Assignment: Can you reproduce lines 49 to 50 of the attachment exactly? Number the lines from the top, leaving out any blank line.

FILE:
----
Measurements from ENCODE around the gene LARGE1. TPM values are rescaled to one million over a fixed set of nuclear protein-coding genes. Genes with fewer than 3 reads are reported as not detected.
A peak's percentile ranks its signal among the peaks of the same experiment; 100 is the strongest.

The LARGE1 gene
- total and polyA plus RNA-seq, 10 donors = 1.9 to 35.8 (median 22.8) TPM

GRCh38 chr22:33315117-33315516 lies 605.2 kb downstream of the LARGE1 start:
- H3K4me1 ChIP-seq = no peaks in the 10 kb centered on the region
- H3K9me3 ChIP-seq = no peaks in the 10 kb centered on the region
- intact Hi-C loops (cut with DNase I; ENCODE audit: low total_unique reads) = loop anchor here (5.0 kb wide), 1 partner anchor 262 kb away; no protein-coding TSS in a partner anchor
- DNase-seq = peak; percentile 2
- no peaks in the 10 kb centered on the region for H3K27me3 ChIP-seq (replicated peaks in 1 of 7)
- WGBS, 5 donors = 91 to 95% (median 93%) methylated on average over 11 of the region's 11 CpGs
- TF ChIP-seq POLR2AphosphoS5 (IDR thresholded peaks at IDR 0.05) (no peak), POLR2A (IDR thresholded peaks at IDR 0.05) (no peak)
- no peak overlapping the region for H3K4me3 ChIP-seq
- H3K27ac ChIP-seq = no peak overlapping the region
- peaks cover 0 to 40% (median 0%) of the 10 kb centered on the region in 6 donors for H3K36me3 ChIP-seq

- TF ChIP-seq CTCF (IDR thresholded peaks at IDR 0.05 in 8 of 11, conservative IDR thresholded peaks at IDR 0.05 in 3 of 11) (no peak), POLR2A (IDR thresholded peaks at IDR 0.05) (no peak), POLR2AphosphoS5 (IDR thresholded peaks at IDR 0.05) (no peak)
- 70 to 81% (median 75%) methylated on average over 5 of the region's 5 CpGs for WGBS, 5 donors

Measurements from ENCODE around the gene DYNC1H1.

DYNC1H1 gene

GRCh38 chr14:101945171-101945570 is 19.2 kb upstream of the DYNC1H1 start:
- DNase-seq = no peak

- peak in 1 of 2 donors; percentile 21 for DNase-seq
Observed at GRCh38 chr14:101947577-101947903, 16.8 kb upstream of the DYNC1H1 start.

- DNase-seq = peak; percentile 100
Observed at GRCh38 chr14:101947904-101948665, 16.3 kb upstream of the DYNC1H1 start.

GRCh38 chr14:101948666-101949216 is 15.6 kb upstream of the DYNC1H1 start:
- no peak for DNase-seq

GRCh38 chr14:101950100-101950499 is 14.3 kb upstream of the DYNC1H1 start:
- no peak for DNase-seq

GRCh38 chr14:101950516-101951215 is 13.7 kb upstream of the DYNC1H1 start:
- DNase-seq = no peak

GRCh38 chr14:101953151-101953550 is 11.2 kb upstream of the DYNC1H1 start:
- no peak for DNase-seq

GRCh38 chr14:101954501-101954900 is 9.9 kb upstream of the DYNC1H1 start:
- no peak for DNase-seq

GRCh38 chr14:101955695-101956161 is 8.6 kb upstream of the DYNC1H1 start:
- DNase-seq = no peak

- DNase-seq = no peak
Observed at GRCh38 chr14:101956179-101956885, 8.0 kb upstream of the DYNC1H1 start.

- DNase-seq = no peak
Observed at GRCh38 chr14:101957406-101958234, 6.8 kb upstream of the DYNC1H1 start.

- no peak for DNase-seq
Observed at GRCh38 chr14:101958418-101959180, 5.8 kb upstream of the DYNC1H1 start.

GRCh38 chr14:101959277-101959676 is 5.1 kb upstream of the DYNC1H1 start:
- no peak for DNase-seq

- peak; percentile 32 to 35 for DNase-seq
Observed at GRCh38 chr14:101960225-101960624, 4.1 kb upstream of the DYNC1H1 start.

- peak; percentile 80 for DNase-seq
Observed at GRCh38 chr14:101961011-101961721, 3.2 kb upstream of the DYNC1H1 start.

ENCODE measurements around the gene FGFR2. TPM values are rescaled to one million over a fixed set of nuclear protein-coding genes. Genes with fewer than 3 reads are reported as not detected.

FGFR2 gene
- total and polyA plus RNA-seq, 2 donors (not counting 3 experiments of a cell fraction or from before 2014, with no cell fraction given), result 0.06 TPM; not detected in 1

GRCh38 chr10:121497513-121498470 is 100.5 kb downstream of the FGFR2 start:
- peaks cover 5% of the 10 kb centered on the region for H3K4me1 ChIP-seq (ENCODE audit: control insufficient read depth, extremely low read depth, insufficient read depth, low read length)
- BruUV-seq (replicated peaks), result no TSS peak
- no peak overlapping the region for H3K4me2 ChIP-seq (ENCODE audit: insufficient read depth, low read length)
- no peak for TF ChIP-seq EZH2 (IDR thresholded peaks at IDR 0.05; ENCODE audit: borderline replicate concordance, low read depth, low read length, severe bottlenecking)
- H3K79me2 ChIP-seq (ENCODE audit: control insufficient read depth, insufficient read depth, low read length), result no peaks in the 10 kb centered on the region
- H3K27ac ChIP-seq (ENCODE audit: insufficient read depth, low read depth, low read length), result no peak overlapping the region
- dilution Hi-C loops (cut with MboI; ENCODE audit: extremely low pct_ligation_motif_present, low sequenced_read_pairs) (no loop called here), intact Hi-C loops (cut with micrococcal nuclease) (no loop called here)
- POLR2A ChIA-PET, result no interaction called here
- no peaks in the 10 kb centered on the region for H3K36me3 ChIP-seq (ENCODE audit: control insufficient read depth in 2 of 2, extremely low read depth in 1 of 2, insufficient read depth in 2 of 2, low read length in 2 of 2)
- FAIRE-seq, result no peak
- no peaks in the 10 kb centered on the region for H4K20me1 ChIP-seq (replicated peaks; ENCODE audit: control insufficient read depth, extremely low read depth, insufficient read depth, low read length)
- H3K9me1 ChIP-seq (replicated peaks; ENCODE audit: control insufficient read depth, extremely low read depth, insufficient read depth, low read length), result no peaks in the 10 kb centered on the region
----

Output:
Observed at GRCh38 chr14:101961011-101961721, 3.2 kb upstream of the DYNC1H1 start.

ENCODE measurements around the gene FGFR2. TPM values are rescaled to one million over a fixed set of nuclear protein-coding genes. Genes with fewer than 3 reads are reported as not detected.